Passive resistance to cleanliness
Passive resistance to cleanliness

Soso tries passive resistance in protest to the forced shower, but she’s quickly picked up and carried to the showers. When she’s finally forced into the shower, she cries.

Soso, upset with her treatment, decides to go on a hunger strike. Passive resistance didn’t work so well for showers, but it may work better where eating is concerned.

You can't make me eat
You can’t make me eat.

Mendez (Pablo Schreiber) tangles with her in the cafeteria, where she announces loudly that she’s on a hunger strike in protest of the deplorable conditions in Litchfield. She wants others to join her.

As time goes by, she does get some people to join her hunger strike. That has some interesting consequences. Unfortunately, none of the consequences result in a lessening of her verbal diarrhea. One member of the cast does find a way to shut her up, but I don’t want to mention how, just in case you haven’t seen that part yet.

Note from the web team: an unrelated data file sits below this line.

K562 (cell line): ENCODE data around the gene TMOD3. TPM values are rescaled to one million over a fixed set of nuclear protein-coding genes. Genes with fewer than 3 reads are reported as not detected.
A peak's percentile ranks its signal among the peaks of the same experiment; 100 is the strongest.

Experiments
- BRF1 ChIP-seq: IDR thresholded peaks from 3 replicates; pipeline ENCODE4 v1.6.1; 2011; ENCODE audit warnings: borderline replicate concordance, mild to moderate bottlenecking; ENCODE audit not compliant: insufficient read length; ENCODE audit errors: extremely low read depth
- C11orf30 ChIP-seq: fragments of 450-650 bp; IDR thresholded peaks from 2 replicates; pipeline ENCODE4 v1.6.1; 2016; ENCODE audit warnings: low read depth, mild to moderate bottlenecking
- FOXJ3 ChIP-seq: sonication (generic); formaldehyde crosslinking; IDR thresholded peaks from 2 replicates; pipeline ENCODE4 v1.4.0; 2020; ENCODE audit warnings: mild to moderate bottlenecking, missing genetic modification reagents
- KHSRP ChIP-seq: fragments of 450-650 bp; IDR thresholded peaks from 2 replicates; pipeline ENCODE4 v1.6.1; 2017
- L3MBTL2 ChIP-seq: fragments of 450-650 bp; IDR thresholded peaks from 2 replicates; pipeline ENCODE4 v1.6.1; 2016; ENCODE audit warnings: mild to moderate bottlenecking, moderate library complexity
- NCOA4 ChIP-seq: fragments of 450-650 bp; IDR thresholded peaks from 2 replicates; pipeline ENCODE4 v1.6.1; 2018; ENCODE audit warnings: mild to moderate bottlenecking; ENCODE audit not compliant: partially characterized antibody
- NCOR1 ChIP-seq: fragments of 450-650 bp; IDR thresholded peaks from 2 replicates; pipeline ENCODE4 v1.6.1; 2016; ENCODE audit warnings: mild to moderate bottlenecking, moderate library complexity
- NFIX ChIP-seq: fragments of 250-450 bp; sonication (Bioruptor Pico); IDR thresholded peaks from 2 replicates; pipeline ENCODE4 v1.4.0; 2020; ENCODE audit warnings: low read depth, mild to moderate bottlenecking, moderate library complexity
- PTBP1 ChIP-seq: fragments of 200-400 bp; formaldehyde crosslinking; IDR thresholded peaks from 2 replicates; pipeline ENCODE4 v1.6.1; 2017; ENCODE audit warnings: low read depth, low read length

I’m glad they added an Asian character to the mix. When I reviewed August: Osage County, I suggested that the Native American actress Misty Upham be added to the cast of OITNB. I still think a Native American character would be a good idea. In fact, how about more than one Asian addition, and more than one Native American addition? We are, after all, peering into a multiplicity of women on this show.

Review: August: Osage County

There are many films that can make you feel as if you’ve been assaulted by life, by pain, by damage and abuse, by hurt. August: Osage County is one of these. It peers into the way abuse and pain carries down, almost intact, from one generation to the next. In this particular story, the damage is inflicted by the women.